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 William Blake

William Blake

Soho, City of Westminster, Greater London, England
Death 12 Aug 1827 (aged 69)
Charing Cross, City of Westminster, Greater London, England
Cenotaph London, City of London, Greater London, England
Memorial ID 4565 · View Source
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Poet, Artist and Engraver. Although he lived a life of near abject poverty, died in relative obscurity and was considered if not mad, then certainly eccentric be his contemporaries, history would prove him to be an immensely influential poet, artist and visionary. Blake was a study in contradictions and paradoxes: married but supported free love, devoutly religious while bordering on charges of heresy, supported revolutionaries, while sickened by actual violence. His most famous works were "Songs of Innocence" 1789, "The Marriage of Heaven and Hell" 1793 and "Songs of Experience" 1794, the last of which including his most famous poem "The Tyger." He went on to inspire writers, artists, free thinkers and musicians alike, right up to the present day, where he remains an epic figure in English literature and art.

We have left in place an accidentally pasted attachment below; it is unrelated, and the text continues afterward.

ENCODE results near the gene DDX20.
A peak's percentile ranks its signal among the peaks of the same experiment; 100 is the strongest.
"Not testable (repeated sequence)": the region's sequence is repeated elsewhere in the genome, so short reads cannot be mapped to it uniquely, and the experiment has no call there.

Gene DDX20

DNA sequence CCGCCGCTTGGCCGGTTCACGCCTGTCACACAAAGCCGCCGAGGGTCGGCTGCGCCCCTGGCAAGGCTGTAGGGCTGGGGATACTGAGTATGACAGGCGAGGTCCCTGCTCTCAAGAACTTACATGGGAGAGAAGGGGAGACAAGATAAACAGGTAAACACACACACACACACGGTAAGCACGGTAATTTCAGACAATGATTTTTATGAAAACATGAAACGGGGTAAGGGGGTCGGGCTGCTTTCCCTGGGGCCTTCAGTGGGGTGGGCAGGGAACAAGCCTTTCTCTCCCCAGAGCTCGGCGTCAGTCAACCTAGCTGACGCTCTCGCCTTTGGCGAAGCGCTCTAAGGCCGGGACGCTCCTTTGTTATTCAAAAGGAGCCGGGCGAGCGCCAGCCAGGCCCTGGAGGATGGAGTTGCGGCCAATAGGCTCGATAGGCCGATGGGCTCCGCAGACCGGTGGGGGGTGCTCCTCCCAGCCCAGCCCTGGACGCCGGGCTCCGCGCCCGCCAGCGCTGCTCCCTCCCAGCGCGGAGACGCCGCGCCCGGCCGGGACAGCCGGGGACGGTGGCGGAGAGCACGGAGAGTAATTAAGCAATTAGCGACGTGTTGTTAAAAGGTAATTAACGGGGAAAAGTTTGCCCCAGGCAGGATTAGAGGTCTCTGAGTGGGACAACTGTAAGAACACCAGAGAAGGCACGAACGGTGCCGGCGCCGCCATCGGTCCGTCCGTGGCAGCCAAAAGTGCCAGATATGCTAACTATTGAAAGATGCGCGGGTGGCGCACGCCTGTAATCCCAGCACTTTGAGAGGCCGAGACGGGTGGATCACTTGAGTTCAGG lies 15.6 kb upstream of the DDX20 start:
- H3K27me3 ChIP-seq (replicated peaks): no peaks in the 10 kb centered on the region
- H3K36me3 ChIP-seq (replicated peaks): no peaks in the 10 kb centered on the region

Bio by: morgannia




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  • Maintained by: Find A Grave
  • Added: 16 Feb 1999
  • Find A Grave Memorial 4565
  • Find A Grave, database and images ( : accessed ), memorial page for William Blake (28 Nov 1757–12 Aug 1827), Find A Grave Memorial no. 4565, citing Saint Paul's Cathedral, London, City of London, Greater London, England ; Maintained by Find A Grave .